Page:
Then Clara got out her birthday present to her twin -- a framed photo of the two of them as babies surrounded by seventy gold dollar coins (John Adams) in an antiquish frame. (picture #2)

Picture #3 shows the twins in front of the Christmas tree showing their Christmas colors and looking more like twins than I have ever seen, while #4 shows them looking at Clara's home-made Christmas present to Ruthe.

On Visiting Friends

We set off on this trip for the announced purposes of seeing the fall colors in New England and the memorials in D. C., and, in that sense, it has been a rousing success -- seeing sights we had never seen before has been both interesting and exciting.

But sights of physical phenomena pale alongside the other opportunities we have had on this trip [it had occurred to us in our trip planning that we would, of course, try to drop in on friends if we passed in their direction, but the list below of stops along the way is lengthy, to say the least]:

1) Visiting a good Unitarian friend now in New Jersey but originally from Texarkana, TX, where Unitarians are a variant of "Yankee," than which nothing is more despised in that area . . .
2) Visiting a college room-mate that we haven't seen for almost fifty years and renewing old acquaintances, taking up politics, science versus religion (AKA ID vs evolution) and other such topics virtually non-stop for two days and evenings, most of the time sipping wine or scotch or some such, almost like in college days (except for the wine and scotch) . . .
3) Visiting three cousins (and in-laws) in the old original family stomping grounds, and learning some new (old) family secrets . . .
4) Getting to the SouthWest (where we have spent most of our adult lives) so that we can continue the visiting-old-friends phase of our journey
a) Carlsbad, NM – Jim and Sally – met in McIntosh, NM in 1979 and knocked around with until 1989, including a hike down into the Grand Canyon in 1986, and an unforgettable hike across the Sandias, also in 1986
b) Sierra Vista, AZ – Jim and Linda – met in Albuquerque, NM in 1979 and socialized, camped, hung out until 1989, have traded visits since – in Arizona along the Colorado River and in the Phoenix area
c) Corona de Tucson, AZ – Jim and Judy – met in Tucson, AZ in 1967 (my God, can it be that long ago?) and socialized, hung out, discussed how to raise kids, until 1976, have traded visits since – in the picture, that's Judy profiled in front of one of her paintings
d) Tucson, AZ – J.D. and Margot – also met in Tucson, AZ in 1967 (my God, can it be that long ago?) and socialized, hung out, discussed how to raise kids, until 1976, traded visits often since then, had Margot up in Las Vegas (in 1996) to help the UU group focus on getting a building, saw J.D. in Seattle just last winter for a conference, and all three (including Athena) in April for the Big O's party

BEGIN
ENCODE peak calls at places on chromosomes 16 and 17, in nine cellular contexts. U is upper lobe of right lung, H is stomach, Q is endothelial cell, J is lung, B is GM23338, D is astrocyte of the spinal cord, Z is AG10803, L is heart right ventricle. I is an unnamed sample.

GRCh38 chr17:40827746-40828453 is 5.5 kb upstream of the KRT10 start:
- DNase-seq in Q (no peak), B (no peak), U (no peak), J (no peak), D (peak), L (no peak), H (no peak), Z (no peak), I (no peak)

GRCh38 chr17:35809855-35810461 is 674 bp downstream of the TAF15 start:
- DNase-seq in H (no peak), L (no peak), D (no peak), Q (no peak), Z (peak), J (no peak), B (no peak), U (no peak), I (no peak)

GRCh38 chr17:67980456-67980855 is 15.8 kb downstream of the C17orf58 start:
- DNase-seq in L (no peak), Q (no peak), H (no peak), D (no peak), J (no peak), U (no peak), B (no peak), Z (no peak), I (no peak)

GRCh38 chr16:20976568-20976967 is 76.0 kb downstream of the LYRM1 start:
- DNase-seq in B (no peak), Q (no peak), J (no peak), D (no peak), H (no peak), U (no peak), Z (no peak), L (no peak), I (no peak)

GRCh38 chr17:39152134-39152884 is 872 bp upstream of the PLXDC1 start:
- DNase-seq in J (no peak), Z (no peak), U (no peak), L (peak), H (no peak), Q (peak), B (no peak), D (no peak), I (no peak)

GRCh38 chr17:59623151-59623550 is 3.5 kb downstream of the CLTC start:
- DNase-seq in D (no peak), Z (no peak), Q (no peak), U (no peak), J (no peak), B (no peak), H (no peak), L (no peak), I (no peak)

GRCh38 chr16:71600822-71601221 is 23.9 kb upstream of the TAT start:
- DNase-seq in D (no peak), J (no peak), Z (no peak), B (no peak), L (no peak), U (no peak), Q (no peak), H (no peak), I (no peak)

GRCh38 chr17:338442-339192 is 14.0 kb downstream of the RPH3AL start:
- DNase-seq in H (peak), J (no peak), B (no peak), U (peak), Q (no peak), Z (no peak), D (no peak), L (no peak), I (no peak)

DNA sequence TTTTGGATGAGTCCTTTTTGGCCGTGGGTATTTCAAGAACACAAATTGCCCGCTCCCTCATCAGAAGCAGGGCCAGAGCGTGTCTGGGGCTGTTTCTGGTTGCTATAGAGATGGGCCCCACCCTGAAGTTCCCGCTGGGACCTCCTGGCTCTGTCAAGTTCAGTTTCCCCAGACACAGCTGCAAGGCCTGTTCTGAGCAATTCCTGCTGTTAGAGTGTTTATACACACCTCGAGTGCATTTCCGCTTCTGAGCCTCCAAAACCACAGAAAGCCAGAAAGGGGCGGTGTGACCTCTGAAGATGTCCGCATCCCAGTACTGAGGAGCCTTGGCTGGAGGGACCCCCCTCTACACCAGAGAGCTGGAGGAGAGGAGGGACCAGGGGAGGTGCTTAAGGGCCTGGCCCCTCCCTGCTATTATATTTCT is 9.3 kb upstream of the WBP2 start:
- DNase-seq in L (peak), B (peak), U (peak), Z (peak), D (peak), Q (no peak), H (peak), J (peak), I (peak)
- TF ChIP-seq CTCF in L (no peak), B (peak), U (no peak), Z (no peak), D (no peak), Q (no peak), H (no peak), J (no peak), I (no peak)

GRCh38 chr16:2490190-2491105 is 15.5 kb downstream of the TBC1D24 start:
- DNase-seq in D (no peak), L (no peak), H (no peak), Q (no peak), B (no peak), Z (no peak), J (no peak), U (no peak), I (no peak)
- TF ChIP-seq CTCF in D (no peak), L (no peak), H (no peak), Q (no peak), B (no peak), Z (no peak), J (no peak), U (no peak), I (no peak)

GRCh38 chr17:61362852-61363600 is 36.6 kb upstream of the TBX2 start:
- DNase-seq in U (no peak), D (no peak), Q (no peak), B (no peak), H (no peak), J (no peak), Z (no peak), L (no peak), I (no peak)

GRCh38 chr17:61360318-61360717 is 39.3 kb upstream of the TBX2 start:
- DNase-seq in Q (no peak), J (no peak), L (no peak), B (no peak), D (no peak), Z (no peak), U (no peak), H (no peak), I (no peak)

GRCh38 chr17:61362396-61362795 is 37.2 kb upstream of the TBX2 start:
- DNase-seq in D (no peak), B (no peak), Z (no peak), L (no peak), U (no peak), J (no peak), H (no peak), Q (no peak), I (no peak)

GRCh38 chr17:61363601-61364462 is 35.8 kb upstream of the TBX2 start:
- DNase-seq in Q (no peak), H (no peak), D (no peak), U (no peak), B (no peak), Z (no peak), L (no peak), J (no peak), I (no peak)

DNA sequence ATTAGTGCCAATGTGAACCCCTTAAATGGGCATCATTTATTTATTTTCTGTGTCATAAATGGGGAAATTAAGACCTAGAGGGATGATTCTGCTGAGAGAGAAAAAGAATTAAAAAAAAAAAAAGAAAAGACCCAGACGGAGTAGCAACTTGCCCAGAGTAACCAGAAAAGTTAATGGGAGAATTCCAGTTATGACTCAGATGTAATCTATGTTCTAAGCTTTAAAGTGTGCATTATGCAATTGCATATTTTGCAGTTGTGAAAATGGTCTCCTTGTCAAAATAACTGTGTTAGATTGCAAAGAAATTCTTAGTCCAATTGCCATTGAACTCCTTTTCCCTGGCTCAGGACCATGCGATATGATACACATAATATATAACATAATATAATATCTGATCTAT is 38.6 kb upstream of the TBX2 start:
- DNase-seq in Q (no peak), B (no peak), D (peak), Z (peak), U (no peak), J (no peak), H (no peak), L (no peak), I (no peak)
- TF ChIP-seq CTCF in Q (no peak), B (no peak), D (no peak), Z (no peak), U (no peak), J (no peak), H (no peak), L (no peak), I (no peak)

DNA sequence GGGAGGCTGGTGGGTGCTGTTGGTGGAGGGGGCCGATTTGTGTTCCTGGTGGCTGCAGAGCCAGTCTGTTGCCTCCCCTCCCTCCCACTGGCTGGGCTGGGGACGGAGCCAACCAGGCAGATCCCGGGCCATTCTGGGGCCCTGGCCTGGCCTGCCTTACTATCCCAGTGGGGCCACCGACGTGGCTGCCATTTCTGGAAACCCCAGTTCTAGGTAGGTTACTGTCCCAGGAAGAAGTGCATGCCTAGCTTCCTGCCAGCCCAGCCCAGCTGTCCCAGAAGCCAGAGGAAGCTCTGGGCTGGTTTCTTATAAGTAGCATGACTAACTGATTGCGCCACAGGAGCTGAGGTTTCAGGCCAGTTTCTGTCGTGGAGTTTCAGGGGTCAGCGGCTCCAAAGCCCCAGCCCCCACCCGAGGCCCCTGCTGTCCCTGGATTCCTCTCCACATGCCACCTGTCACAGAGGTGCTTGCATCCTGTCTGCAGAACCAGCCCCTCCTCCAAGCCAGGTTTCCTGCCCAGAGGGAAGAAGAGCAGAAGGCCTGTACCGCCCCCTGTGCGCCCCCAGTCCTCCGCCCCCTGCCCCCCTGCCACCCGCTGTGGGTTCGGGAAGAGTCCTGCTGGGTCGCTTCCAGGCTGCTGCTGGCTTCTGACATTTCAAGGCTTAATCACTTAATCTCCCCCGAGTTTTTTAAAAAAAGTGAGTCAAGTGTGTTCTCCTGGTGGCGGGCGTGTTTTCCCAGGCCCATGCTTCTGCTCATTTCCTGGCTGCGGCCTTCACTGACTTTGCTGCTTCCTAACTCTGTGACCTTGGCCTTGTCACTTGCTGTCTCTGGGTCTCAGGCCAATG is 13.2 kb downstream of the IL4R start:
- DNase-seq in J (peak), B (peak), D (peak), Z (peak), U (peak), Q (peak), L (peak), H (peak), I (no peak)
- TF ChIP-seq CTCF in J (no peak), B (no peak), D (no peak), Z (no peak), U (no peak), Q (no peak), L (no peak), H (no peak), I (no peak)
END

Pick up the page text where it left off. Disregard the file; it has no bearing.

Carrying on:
e) Las Vegas, NV -- Jerry and Linda – the relative newbies of the old friends category, only since 1994, were in Seattle in April for the Big O's, camped up and down Vancouver Island together this past July, house-sat, drank good wine together, argued politics and investments . . .
f) Las Vegas, NV – Ed and Sheral – more relative newbies met at the UU group in Las Vegas back in '94, Clara's "crafty friend," telephone-chatting buddy and assistant chef for Big O's
g) Lancaster, CA – Kim Monette – a Las Vegas friend who has (twice) moved on since then, but still a dear friend, together with her new partner Cathy, and Kim's son Randy, wife Michelle, and sons Zack and Nicholas
h) Bakersfield, CA – Opal Ratzlaff, Clara's 95-yr old aunt, the only surviving member of her mother's immediate family (of seven sisters and a brother), surprisingly spry and energetic despite a recent stroke
i) Walnut Creek, CA – Ron Ellis, recently deposed as our most long-time friend [see 2) above] – we met Ron and his wife Darcy (sadly no longer with us) when the erstwhile tax assessor came to our apartment (fancy name for the middle section of an old Army barracks) in Lincoln, NE in 1962, or thereabouts. He has since then fallen on hard times, having had to turn to work as a psychologist . . .
j) Rossmoor, CA – Arnie and Ellie Gilbert, our second visit with old friends from Texarkana days [see 1) above], met them in the context of the Texarkana "rebels" group – those who didn't fit in with the local Church of Christ/Southern Baptist culture – they took us to a "discussion group" where we were by far the youngest in attendance but the discussion of the Democratic Presidential candidates was lively and loud, to say the least . . .

This trip then has constituted a mixture of sights never before seen, educational experiences on our history and heritage, and social interactions with new friends met along the way and, as noted at length above, much time spent with old and treasured friends, also note from the pictures that Clara slipped in some extra time for some new four-legged friends. You could say, if you were wont to think in those terms, that our trip has constituted both a metaphor for, and a microcosm of, life itself. As that great philosopher of the Far North has said "Lutherans have as their anthem the hymn "A Mighty Fortress Is Our God!" while Unitarians, who speak reverently of life as a journey, have as their anthem "A Mighty RV Is Our God!"

On Being Sick in Las Vegas

Those of you following this long and curious series of e-mails have probably been wondering what has happened . . . well, the truth is relatively simple and uninteresting, but I'll tell you anyway . . .
1) On arriving in Las Vegas, I came down with the nastiest and most debilitating cold/virus infection that I've had in a long time. You can see in the picture what I spent my time doing – all of my creative faculties went down the drain . . .
2) Visiting friends, while greatly satisfying and exciting, is neither particularly photogenic nor conducive to time alone writing e-mails and sorting through pictures . . .